Forced displacement: global reality of protracted situationsThe world is witnessing the highest levels of displacement on record. In recent years, forced displacement has increased in scale and complexity. According to UNHCR, in 2018 there were over 70.8 million forcibly displaced persons, of whom 29.4 million were refugees and asylum-seekers. Eighty-four percent of the world’s displaced people are in developing countries; more than half are women.
While forcibly displaced persons face specific vulnerabilities, including psychological trauma, lack of opportunities and protection risks, host communities also struggle to pursue their own development efforts in an environment that has been transformed by a large flow of newcomers.
As displacement has become increasingly protracted, the responses are becoming more focused on durable solutions to support more dignified, inclusive and comprehensive programmes for refugees and the communities that host them. Self- reliance and empowerment need to be facilitated, and social cohesion needs to be strengthened.
These responses need to be rapidly consolidated through significant international support built on a foundation of robust and effective partnerships that maximize synergies and leverage comparative advantages.
In this context, a new Partnership initiative has been launched with the support of the Government of the Netherlands that brings together the International Finance Corporation (IFC), the International Labour Organization (ILO), the UN Refugee Agency UNHCR, the UN Children’s Fund UNICEF and the World Bank to support this transformative approach.
The partnership aims to shift the paradigm from a humanitarian to a development approach in responding to forced displacement crises.
A Partnership that places people at the core of its missionThe Partnership is the concrete expression of the consensus that has emerged around the need for displaced persons and host communities to access enhanced economic opportunities and for children on the move to have effective and inclusive access to protection and education (New York Declaration, 2016).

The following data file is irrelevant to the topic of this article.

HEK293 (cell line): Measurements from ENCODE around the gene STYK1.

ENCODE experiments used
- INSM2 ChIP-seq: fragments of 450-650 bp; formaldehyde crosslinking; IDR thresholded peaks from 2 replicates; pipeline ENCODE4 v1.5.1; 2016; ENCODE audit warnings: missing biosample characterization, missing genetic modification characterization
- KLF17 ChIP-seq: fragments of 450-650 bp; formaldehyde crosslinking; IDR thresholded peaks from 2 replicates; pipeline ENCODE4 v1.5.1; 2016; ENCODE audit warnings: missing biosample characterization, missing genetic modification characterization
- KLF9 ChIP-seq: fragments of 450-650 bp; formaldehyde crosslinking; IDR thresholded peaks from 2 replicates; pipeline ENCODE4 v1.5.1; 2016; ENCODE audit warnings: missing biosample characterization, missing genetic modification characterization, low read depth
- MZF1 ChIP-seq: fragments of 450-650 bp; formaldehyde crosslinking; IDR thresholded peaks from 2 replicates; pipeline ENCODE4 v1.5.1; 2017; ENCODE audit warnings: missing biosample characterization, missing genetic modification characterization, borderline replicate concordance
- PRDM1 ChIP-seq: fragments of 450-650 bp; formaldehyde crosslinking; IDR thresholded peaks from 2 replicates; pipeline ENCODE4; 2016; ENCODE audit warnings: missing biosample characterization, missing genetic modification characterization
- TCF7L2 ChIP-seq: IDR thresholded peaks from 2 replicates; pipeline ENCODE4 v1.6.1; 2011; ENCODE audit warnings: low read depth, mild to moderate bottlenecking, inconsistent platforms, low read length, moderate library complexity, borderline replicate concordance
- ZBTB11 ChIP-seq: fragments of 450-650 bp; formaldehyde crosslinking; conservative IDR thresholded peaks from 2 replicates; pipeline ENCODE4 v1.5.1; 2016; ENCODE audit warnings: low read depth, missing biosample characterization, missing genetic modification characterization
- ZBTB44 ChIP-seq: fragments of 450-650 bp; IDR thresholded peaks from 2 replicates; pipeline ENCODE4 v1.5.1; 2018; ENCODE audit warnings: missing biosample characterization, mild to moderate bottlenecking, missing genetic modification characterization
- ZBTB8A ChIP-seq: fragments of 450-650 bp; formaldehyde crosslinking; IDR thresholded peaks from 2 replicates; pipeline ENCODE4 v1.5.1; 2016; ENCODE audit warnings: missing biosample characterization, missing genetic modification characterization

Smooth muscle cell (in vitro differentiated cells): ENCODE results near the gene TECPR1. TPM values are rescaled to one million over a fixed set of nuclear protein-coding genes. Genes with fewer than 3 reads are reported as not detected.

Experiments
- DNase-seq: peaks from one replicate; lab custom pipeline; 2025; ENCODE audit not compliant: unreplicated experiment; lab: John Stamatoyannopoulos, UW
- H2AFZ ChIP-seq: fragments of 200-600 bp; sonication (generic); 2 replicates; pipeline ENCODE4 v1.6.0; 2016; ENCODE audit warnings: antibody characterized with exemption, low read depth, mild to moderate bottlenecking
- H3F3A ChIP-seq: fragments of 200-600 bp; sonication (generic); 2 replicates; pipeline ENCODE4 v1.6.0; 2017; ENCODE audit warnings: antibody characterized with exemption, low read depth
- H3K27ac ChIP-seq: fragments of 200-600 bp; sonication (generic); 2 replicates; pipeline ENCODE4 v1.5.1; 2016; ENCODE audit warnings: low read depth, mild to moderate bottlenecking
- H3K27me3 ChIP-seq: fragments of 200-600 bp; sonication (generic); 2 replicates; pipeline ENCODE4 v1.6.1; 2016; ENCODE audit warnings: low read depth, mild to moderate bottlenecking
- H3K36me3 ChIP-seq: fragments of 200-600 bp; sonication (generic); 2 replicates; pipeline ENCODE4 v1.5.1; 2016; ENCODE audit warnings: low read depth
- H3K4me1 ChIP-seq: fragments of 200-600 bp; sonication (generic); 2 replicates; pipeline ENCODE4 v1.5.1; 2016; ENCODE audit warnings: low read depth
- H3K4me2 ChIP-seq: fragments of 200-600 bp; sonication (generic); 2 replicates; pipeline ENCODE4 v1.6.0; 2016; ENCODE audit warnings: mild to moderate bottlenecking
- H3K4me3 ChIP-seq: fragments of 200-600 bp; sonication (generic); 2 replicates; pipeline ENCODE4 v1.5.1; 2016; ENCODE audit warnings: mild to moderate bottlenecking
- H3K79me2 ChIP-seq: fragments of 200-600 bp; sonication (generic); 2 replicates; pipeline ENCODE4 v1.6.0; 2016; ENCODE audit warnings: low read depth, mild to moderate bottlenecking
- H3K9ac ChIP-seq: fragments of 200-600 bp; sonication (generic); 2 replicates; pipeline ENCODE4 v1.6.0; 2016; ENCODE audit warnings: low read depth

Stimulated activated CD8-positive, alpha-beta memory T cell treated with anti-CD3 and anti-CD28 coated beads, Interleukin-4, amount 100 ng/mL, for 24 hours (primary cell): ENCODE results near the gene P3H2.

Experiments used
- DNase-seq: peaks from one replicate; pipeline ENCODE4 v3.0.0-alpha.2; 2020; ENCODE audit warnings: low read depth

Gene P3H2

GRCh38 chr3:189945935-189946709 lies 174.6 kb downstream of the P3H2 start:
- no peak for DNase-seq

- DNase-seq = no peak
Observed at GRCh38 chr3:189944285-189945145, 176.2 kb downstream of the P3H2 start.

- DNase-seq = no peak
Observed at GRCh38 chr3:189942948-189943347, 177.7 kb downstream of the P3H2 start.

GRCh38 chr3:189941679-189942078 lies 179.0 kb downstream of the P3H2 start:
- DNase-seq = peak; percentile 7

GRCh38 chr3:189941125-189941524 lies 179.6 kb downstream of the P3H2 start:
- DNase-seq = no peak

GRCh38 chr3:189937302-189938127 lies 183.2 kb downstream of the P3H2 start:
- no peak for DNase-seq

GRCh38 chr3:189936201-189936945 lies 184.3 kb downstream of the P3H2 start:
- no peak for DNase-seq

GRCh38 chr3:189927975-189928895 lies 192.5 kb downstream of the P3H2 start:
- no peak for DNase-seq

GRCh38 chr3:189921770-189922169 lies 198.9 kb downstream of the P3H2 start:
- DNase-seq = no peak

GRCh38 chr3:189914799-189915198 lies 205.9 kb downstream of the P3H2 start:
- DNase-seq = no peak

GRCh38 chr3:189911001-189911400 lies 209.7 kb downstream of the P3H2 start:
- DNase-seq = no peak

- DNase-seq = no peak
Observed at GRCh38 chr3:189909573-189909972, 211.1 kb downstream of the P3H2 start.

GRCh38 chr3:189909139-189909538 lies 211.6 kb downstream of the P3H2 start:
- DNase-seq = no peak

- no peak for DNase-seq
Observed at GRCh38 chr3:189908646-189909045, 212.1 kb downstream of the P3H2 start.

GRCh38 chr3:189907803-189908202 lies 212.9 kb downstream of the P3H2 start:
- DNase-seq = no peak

Benefiting from a four-year time horizon (2019-2023), partners will join their efforts to develop a new paradigm in responding to forced displacement crises, particularly through the involvement of development actors. It aims to help transform the way governments and other stakeholders, including the social partners and the private sector, respond to forced displacement crises, by:
• enhancing the enabling environment for socio-economic inclusion;
• improving access to education and child protection for vulnerable children on the move; and
• strengthening the resilience of host communities.
The Partnership will also be grounded on results-based and country-led approaches. It aims to develop and implement evidence-based solutions, tailored to each context, as well as to test and learn from innovative, operational solutions.
Three Pillars of the Partnership: Protection, Education and WorkThe Partnership will be focused on three broad areas that are critical for forcibly displaced persons allowing them to overcome their specific vulnerabilities, and for host communities to pursue their own development agendas in transformed environments: education and learning, jobs and social protection and protection and legal status.
Key elements of ILO’s support to each of the three pillars include: